Although outnumbered in terms of stations, television makes up the difference through paid time on secular VHF and UHF stations in the top 50 markets. These programs include daily releases, usually in late night or early morning slots, along with Sunday morning paid time and television specials featuring well-known Christian personalities.
Actually, the ratings are reasonably close, with TV edging radio in every category except total hours spent listening weekly. Approximately 20 percent of the radio audience tunes in for three or more hours weekly, while only 14 percent of the television audience watches for three or more hours each week. Television’s highest ratings are in the one-to-two hour per week category.
All of this augurs well for television as a mass medium for the gospel. The growth of cable and futuristic satellite-to-home broadcasting promises even bigger and more accessible audiences in the eighties. No doubt Christian television will continue to be the creative medium, utilizing “talk show” formats, “magazine” style specials, and taping of live performances for rebroadcast. We can also expect to see more drama and the performing arts, as well as “family” entertainment.
This trend toward television entertainment flows from the natural demands of the visual medium. Unlike radio, technical or production obsolescence virtually guarantee program discontinuation. The days of television’s “spiritual talking head” are gone forever.
On the other hand, radio will probably continue to be a “service” medium as it is in the secular marketplace. As such, it will perform a more didactic role, providing a platform for teaching the Bible and promoting Christian values. But change is also in the wind for religious radio. As in television, sleek technology is being blended with an increasingly contemporary program style. Performance and production are prized, often at the expense of content; form is subduing content.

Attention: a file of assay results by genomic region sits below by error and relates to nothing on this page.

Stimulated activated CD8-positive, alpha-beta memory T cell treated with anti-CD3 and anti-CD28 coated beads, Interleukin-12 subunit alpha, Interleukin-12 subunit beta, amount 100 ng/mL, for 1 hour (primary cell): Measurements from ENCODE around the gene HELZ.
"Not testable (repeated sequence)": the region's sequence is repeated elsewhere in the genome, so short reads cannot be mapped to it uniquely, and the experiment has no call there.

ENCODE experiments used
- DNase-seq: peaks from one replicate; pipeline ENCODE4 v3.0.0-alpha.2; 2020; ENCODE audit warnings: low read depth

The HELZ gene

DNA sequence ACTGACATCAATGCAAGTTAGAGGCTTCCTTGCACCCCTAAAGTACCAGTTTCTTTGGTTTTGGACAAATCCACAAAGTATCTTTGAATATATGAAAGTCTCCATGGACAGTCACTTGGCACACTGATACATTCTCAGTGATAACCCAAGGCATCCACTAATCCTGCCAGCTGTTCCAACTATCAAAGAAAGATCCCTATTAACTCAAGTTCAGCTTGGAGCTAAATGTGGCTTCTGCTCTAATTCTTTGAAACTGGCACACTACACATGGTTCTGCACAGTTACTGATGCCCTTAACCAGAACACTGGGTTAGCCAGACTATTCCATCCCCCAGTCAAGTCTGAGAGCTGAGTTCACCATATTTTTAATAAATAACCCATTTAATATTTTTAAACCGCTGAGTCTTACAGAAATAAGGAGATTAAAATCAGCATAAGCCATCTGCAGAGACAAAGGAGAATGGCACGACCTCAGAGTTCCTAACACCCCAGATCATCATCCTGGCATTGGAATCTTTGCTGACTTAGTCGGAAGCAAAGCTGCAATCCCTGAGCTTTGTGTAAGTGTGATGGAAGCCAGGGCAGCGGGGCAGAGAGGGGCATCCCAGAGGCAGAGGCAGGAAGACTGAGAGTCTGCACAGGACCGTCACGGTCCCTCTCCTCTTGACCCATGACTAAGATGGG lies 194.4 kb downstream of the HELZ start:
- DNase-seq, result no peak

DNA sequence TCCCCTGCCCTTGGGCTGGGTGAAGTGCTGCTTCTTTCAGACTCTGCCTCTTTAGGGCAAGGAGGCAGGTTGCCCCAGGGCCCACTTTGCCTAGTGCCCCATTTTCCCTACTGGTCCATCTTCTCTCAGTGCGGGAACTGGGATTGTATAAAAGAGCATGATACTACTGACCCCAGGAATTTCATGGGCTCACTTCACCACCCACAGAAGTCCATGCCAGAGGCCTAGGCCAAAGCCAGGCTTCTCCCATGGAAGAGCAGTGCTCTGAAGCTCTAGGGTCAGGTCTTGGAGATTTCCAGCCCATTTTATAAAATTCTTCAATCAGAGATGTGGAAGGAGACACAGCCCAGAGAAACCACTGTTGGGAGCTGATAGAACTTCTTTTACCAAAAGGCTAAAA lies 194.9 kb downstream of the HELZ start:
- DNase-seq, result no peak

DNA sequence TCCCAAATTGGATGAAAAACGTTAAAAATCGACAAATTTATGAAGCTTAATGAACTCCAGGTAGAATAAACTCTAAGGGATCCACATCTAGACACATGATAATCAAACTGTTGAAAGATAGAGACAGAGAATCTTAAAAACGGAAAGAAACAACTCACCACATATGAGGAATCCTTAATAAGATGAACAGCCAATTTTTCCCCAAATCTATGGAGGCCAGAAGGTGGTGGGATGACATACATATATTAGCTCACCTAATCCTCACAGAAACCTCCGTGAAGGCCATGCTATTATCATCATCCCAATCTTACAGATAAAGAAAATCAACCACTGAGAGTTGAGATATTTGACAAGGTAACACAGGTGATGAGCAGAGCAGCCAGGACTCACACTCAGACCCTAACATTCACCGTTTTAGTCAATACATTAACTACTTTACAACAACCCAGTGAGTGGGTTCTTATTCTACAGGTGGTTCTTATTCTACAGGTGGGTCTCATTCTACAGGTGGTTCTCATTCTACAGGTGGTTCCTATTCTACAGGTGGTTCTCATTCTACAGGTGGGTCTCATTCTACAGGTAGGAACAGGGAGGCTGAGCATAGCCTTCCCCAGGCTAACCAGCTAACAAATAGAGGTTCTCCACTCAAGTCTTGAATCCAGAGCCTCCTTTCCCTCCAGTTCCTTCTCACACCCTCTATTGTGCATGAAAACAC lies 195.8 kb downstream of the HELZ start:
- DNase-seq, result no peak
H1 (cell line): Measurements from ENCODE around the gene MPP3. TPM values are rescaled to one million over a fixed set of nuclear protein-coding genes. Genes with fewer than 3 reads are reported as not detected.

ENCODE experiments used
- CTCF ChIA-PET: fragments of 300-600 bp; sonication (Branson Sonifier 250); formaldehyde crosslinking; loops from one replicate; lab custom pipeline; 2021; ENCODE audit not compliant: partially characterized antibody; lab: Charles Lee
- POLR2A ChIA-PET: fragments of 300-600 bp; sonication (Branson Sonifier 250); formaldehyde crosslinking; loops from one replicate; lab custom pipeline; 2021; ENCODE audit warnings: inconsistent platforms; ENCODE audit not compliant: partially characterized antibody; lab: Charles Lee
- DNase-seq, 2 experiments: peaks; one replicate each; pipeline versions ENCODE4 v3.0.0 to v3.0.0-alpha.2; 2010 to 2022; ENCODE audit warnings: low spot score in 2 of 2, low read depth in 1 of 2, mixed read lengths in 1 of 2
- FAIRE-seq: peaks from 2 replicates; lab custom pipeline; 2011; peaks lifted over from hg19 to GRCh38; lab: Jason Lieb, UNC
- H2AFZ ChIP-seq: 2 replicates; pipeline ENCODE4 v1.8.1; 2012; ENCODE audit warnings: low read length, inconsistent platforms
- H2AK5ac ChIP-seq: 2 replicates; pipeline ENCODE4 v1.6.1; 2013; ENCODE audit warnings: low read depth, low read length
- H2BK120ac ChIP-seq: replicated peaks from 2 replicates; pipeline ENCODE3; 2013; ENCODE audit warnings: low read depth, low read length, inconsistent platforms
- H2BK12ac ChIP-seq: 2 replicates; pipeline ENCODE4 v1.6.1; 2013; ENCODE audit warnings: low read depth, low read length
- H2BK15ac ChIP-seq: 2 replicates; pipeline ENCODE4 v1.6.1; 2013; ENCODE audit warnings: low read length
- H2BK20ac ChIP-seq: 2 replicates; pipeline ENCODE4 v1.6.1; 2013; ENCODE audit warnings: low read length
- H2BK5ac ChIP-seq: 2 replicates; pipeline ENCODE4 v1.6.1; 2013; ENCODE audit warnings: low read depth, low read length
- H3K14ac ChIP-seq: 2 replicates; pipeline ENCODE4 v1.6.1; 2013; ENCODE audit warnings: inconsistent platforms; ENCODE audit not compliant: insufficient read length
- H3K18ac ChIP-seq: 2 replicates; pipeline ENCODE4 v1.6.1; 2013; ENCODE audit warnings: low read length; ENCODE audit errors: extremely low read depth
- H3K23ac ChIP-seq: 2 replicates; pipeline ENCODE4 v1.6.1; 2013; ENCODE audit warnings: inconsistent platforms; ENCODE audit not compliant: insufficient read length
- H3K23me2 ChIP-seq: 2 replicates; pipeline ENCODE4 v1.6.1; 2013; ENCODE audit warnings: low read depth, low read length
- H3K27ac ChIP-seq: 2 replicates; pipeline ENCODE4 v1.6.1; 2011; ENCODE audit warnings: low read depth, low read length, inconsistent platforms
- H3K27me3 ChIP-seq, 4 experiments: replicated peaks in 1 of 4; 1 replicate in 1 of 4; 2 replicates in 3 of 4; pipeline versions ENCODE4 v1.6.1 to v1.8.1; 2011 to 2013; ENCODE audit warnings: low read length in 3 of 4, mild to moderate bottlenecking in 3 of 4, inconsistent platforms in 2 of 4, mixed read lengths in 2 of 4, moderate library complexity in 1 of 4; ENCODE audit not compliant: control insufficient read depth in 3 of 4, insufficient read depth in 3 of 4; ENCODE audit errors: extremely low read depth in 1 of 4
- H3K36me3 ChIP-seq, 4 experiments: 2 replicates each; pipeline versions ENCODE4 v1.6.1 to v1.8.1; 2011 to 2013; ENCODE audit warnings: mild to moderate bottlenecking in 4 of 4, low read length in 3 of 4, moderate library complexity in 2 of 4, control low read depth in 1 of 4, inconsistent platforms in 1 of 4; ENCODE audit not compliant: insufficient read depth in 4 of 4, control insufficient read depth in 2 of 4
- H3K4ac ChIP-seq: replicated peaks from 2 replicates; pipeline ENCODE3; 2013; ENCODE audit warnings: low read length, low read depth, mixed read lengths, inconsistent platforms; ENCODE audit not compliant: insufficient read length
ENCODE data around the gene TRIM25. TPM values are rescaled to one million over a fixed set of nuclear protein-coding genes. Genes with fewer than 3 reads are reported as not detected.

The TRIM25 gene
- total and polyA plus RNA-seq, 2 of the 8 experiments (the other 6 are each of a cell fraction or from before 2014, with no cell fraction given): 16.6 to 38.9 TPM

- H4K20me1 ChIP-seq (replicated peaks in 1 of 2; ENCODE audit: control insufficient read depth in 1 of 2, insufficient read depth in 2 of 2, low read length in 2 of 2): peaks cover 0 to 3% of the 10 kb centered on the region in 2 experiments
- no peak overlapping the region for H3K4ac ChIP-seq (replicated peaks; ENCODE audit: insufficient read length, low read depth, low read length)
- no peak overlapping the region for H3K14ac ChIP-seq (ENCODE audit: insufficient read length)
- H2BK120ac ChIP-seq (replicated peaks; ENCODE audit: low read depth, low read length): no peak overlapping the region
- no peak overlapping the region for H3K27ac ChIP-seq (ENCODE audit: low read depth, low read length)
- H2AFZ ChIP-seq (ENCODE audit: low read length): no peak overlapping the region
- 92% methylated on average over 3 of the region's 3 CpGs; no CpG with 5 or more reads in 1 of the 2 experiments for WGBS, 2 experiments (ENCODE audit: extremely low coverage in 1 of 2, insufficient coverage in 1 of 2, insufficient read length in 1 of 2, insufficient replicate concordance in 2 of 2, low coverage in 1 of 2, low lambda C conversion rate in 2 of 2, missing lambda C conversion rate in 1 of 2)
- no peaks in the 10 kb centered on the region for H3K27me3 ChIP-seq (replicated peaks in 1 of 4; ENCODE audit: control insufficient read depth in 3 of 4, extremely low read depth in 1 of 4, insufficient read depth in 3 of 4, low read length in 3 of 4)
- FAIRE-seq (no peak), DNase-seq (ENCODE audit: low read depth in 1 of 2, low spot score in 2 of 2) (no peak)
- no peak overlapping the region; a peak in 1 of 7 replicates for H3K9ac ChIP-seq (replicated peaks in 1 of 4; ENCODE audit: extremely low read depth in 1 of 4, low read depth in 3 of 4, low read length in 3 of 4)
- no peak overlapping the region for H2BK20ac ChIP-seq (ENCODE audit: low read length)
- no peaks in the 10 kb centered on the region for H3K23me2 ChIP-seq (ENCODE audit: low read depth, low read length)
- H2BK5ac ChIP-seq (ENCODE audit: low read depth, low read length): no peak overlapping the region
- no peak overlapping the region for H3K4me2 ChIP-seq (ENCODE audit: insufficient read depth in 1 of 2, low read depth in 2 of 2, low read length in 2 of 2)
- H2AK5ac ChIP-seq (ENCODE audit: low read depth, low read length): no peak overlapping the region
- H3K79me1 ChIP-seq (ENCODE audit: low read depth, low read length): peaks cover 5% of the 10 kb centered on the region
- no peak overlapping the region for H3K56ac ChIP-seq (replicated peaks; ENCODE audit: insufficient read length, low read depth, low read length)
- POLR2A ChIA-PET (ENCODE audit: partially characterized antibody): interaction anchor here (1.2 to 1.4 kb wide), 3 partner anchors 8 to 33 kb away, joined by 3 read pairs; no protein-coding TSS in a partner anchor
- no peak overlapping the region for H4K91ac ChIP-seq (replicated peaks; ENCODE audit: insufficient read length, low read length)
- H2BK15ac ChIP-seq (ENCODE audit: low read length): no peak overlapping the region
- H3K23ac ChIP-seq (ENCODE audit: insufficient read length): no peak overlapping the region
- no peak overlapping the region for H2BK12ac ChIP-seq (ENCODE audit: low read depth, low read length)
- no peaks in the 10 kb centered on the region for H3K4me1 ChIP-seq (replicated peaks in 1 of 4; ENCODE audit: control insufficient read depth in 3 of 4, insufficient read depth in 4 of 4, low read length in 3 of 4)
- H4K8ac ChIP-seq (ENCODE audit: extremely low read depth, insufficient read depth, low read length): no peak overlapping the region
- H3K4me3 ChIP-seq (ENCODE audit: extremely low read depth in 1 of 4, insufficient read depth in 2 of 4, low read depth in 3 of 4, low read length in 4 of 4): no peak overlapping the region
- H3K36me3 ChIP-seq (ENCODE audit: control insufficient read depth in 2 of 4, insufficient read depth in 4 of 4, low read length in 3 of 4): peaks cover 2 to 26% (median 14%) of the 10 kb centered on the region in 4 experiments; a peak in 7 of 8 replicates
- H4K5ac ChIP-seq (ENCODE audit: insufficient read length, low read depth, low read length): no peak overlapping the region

No one can deny that this movement toward modernity in the Christian media has produced beneficial results. But certain troubling questions remain. One must ask, for example, if the emphasis on contemporaneity is leading Christian television and radio into a theological never-never land. Many of the new people in religious broadcasting are mass media professionals and theological amateurs. Unlike the founding fathers who were almost exclusively preachers, today’s electronic media people are often college communications majors or people who have come into religious broadcasting from secular careers. This does not mean they cannot have effective ministries, but it does mean many of the newer programs have low doctrinal thresholds over which a lot of fuzzy dogma passes rather easily.